Ruling could see Mujuru body exhumed

A Zimbabwean magistrate will rule today whether to allow a South African pathologist to give evidence at the inquest into the death of former top army general Solomon Mujuru, who died six months ago.

JOICE Mujuru -- Hired private pathologist.
JOICE Mujuru — Hired private pathologist.

A decision allowing the pathologist, Reggie Perumel, to give evidence would require Mujuru’s body to be exhumed to allow the South African doctor to re-examine it and carry out tests before he can testify in court, a lawyer for the former general’s family has said.

Mujuru, who was husband to Vice President Joice Mujuru, was one of Zimbabwe’s most powerful political figures and was seen as a kingmaker in President Robert Mugabe’s ZANU PF party.

His dead body was recovered from his farmhouse destroyed by fire last August and the ongoing inquest seeks to establish whether he was killed by the fire or other causes.

Cuban doctor Gabriel Aguero-Gonzalez who works at a Zimbabwean government hospital and was the first to conduct an autopsy on Mujuru’s corpse last Friday told the inquest that the former general died from inhaling carbon monoxide from the fire.

But Perumel, brought into the country by Mujuru’s family and who has been sitting in during the inquest, differed with Aguero-Gonzalez’s verdict insisting that the Cuban had not conducted a professional or adequate investigation into the possible cause of death.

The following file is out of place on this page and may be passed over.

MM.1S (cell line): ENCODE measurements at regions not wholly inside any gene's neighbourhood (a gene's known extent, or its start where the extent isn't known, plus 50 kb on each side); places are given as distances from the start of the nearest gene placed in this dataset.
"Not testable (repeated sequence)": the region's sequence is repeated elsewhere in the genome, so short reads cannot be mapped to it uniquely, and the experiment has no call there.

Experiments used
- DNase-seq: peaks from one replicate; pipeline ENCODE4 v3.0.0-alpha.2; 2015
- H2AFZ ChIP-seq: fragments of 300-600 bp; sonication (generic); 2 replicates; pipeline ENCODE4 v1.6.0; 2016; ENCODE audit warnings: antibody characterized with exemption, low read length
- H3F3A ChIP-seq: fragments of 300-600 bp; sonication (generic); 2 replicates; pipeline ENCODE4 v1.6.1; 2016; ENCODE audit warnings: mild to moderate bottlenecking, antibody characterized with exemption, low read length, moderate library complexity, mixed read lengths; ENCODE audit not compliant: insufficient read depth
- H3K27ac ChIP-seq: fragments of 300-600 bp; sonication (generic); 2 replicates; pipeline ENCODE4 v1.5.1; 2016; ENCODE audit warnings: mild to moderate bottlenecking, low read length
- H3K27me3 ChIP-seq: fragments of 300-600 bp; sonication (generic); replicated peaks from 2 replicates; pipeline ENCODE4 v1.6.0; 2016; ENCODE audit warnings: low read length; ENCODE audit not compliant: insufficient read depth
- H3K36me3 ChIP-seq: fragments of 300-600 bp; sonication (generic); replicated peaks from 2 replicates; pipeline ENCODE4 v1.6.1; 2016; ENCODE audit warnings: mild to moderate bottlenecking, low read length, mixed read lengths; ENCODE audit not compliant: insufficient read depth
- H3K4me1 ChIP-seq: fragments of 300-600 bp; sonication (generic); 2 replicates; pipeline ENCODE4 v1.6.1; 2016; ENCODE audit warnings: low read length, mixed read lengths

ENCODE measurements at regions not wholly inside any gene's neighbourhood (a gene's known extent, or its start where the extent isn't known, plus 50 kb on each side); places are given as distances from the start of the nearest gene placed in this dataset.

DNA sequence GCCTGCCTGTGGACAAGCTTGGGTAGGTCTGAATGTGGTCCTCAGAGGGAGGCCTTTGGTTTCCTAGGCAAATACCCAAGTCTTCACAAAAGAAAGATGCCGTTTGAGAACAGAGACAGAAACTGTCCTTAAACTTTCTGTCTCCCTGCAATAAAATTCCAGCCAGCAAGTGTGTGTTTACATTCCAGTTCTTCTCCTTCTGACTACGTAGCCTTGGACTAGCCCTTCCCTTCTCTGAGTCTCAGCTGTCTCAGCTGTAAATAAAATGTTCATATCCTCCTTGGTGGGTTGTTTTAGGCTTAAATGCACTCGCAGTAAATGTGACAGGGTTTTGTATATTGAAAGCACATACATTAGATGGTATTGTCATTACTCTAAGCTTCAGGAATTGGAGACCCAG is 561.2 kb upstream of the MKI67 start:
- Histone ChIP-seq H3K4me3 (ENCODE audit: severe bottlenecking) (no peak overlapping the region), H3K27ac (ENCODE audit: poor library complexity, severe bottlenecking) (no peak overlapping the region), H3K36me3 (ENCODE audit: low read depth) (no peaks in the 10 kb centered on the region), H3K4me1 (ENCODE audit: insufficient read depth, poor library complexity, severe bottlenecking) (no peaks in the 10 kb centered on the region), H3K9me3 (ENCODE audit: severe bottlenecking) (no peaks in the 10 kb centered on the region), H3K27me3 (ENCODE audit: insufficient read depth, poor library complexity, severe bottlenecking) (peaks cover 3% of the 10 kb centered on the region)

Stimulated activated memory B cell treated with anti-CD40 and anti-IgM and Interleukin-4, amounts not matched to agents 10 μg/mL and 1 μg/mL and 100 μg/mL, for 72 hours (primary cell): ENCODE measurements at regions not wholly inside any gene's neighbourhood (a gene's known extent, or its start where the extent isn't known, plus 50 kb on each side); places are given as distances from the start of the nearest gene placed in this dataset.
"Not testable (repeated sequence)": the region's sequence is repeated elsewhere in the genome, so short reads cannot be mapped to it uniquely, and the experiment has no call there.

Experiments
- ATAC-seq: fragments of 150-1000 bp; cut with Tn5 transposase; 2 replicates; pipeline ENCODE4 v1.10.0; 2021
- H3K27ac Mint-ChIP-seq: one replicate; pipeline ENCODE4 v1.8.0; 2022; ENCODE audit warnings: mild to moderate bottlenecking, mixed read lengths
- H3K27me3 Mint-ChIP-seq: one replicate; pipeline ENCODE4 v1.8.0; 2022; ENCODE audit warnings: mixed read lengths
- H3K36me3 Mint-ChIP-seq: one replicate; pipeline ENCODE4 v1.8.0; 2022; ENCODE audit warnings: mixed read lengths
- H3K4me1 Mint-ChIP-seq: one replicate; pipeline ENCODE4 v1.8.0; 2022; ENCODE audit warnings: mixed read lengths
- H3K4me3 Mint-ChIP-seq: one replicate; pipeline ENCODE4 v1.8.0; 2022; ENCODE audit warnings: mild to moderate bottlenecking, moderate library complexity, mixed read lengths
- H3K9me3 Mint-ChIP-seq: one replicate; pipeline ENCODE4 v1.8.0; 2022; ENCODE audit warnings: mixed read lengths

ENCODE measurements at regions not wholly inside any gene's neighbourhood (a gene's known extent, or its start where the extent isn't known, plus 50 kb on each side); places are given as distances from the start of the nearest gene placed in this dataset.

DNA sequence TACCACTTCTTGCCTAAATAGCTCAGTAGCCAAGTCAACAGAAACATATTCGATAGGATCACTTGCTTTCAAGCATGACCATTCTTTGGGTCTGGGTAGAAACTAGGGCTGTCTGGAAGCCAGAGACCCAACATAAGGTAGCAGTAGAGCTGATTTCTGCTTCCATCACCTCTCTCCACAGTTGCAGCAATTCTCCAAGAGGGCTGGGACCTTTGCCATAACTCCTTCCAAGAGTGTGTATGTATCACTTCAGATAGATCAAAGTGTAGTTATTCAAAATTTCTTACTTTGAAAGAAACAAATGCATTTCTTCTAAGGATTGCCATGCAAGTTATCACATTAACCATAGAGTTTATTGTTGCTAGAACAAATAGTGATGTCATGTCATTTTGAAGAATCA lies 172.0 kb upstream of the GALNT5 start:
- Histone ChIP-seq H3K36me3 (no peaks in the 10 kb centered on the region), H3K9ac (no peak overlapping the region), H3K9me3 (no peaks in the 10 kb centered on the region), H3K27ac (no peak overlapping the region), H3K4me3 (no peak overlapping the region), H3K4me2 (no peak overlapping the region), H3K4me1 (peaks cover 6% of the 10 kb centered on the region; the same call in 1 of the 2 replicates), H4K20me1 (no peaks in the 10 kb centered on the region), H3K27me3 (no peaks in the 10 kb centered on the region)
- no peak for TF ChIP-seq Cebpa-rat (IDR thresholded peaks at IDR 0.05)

Perumel, whose opinions were conveyed to the court through the Mujuru family lawyer, Thakor Kewada, said the autopsy was not properly done because Aguero-Gonzalez had failed to do X-rays on the remains of Mujuru, examine skeleton structures or even establish whether the corpse he was examining was indeed the general’s.

The conflicting evidence from the pathologists was only one of a series of instances during the inquest when the more than 20 witness that testified have contradicted each other with, for example, some of the witnesses saying they heard gunshots hours before they were alerted of fire at Mujuru’s house.

Witnesses have also contradicted each other over whether the general was sober or drunk on the night of his death.

An icon of Zimbabwe’s liberation struggle, Mujuru played a key role in Mugabe's rise to the top of ZANU (PF).

Following independence, he pretty much carried on as Mugabe’s muscleman – as independent Zimbabwe’s first black army chief after serving for a short stint under General Peter Walls, Rhodesia’s last army commander.

After leaving the army in 1992, Mujuru was elected MP for his Chikomba home constituency, before leaving public life in 1995 to concentrate on his business interests, ranging from farming to diamond mining.

Even after quitting public life, Mujuru retained immense power and influence in ZANU (PF), leading a faction that has tussled with another one led by Defence Minister Emmerson Mnangagwa for control of the former liberation movement if and when Mugabe steps down.

His departure from the political scene is certain to strengthen the hand of Mnangagwa, a hardliner long regarded as Mugabe’s preferred heir.

Mujuru’s death has been subject of wild speculation, especially because of Zimbabwe’s long history of mysterious deaths – albeit most of them in road accidents – of leading political figures.

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